Enhancing Fairness and Efficiency in Human Resources With AI

Dataiku Product, Scaling AI, Featured Lynn Heidmann

At its best, the impact of AI can help make Human Resources (HR) more effective and more fair. It can make hiring and personnel policies more efficient by working at speeds unfathomable to a team of people, let alone an individual. It can work independent of the myriad human biases that infect personnel decisions. According to a McKinsey report, GenAI deployments are bringing efficiency and new insights to HR functions and are estimated to enhance HR productivity by up to 30%, with examples demonstrating reduced annual budgets and improved efficiency.

However, as is the case with most technological innovations, AI (including GenAI) presents a number of potential pitfalls. Without proper safeguards, they can infringe on employee privacy or create a “big brother” ethos that runs the risk of prompting resentment from workers. In some cases, algorithms designed by humans can serve to further entrench biases, rather than eliminate them. 

Finally, regardless of its use in HR processes, GenAI will be an important theme for hiring managers simply because of the high demand among employers for employees trained in AI. 

A More Human-Centered HR Workforce

GenAI is increasingly playing a significant role in screening applications. This is particularly important for large employers who may receive thousands of applications for a single position. A 2023 analysis by McKinsey estimated that GenAI and other technologies have the potential to automate work activities and save up to 70%of employees’ time. 

But that doesn’t mean AI will replace humans, even in HR. Instead, AI is slated to empower remaining workers to dedicate more time to tasks that require a human touch. In many smaller organizations, HR personnel have long had to dedicate substantial time to bureaucratic tasks that take time away from the more important work of closely evaluating job applicants and considering ways to better-engage the workforce. 

Are Employers Ready? 

Organizations Voice Doubts 

The potential impact of AI on HR is undeniable and employers are clearly eager to harness the advantages. AI-powered screening tools, as found by a study conducted by Talent Board and Phenom, have been shown to reduce the time spent on résumé reviewing by up to 75%, highlighting the transformative power of AI in streamlining talent acquisition processes. Furthermore, Phenom's research reveals that AI's role in interview scheduling has been noteworthy, with 80% of organizations reporting time savings of 36% compared to manual scheduling methods. These statistics underscore the widespread adoption and tangible benefits of AI in revolutionizing talent acquisition practices.

What Will It Take?

With all of that doubt, what will it take for HR departments to get ahead in the age of AI? Spoiler alert: There isn’t a magic bullet, one-size-fits-all solution — it will take a combination of organizational change in people, processes, and technology to empower all HR staff to use data in their day-to-day work:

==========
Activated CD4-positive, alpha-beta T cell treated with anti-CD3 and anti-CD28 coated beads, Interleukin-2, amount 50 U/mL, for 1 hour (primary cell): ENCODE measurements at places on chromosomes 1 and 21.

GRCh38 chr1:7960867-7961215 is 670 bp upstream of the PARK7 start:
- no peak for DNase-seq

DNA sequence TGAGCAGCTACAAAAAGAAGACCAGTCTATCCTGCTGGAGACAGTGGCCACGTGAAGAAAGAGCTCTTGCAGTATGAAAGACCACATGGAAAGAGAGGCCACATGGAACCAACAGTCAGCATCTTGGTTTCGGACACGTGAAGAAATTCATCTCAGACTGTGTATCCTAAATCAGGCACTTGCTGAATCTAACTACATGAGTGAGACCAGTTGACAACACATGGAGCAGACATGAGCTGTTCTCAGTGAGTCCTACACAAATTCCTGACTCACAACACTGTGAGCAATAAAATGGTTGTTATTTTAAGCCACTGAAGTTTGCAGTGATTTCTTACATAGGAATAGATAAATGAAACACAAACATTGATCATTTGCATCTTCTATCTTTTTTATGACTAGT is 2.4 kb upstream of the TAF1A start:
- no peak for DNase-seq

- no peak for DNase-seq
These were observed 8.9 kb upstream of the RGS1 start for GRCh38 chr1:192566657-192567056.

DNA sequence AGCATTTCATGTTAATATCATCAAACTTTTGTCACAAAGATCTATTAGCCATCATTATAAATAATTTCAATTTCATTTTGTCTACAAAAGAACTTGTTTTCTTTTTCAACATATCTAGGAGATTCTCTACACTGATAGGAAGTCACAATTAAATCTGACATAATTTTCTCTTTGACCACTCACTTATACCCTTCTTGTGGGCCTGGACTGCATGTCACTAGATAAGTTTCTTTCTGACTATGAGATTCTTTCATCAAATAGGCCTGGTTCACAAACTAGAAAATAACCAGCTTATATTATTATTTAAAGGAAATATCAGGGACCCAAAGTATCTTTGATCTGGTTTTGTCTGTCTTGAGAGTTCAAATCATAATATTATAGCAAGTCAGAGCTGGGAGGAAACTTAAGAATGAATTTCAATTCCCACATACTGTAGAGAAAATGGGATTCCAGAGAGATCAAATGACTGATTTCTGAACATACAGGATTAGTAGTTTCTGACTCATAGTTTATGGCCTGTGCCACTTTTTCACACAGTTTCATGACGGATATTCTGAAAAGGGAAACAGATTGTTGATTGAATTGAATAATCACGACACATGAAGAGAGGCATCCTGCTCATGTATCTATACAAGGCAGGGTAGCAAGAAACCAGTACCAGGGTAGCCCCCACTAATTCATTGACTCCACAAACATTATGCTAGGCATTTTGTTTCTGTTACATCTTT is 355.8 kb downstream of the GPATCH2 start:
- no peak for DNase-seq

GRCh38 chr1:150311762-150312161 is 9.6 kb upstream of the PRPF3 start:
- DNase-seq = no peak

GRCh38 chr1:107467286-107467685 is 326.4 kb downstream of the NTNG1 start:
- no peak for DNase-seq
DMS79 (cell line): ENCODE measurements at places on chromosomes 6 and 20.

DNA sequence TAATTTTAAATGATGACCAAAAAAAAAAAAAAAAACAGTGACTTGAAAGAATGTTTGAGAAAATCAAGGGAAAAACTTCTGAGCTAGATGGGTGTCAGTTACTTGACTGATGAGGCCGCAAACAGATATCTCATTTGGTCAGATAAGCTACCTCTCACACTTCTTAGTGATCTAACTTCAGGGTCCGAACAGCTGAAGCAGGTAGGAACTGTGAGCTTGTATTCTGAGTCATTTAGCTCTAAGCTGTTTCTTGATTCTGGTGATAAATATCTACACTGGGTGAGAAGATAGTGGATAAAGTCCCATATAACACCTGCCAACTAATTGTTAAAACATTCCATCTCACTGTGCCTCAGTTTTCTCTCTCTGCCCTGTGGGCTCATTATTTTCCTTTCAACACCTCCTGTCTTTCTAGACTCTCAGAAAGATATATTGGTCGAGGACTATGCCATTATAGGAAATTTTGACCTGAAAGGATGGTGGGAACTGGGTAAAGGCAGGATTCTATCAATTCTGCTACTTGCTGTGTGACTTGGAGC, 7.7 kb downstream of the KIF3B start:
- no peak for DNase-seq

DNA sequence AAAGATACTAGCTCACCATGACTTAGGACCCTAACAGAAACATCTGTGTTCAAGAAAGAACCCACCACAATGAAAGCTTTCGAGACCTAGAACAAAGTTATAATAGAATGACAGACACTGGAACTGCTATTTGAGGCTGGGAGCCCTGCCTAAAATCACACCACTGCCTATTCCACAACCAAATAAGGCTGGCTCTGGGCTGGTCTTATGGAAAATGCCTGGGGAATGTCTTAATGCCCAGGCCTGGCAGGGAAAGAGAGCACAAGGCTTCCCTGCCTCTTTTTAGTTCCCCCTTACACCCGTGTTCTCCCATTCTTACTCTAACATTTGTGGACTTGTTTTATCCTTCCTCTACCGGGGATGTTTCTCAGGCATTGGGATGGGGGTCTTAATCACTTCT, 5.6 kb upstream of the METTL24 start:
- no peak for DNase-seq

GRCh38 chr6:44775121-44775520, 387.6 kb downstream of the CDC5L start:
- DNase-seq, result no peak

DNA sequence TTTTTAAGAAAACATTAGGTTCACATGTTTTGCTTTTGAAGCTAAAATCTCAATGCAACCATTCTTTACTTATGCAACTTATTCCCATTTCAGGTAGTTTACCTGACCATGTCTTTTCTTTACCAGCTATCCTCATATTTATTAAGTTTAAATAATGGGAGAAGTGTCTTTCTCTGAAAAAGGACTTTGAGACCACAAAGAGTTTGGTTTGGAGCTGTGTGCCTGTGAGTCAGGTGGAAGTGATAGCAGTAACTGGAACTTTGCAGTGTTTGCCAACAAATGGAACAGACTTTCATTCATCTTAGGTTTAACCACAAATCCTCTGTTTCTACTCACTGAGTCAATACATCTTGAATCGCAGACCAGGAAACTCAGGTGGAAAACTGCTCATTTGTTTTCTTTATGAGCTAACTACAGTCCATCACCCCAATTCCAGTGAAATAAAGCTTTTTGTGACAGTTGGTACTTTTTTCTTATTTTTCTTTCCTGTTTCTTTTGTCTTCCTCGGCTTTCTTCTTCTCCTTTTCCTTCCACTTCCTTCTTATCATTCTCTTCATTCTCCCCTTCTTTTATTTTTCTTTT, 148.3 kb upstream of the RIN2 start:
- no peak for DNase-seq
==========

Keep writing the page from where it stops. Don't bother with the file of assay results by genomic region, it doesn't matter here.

People need to trust in machine learning (ML)-based solutions. Part of this trust comes from education and transparency; that is, ensuring that processes are white box enough for everyone to understand. Choosing the right technology and instituting training programs can help individuals better manage and embrace change. Learn more about how one company, GE Aviation, developed extensive training programs for staff to gain skills and knowledge about working with data to empower even non-data experts.

Processes need to be developed to encourage the more prolific use of data among and across teams. For example, HR staff should be able to work collaboratively with both data experts and IT teams (whether or not those roles are embedded into the HR team itself). 

Technology should round out people and process strategies by providing a governable framework from which to support both large-scale, operationalized ML models and AI projects as well as smaller scale data exploration by HR staff. Choosing technology that is flexible (not locking the company into one solution or approach), innovative, and supports Responsible AI is also critical.

High Demand

The demand from employers for workers who can work in AI far outpaces the supply of qualified employees. Between 2023 and 2024, the demand for GenAI-related talent in the U.S. rose more than 30-fold, Hiring Lab found. Dice also reported that 14% of all job listings in February 2024 referenced skills related to AI or ML.

That helps explain why more than 700,000 AI positions with U.S. employers remain vacant because companies are unable to find qualified candidates. Simply put, the technology has developed more quickly than universities and other training programs can respond.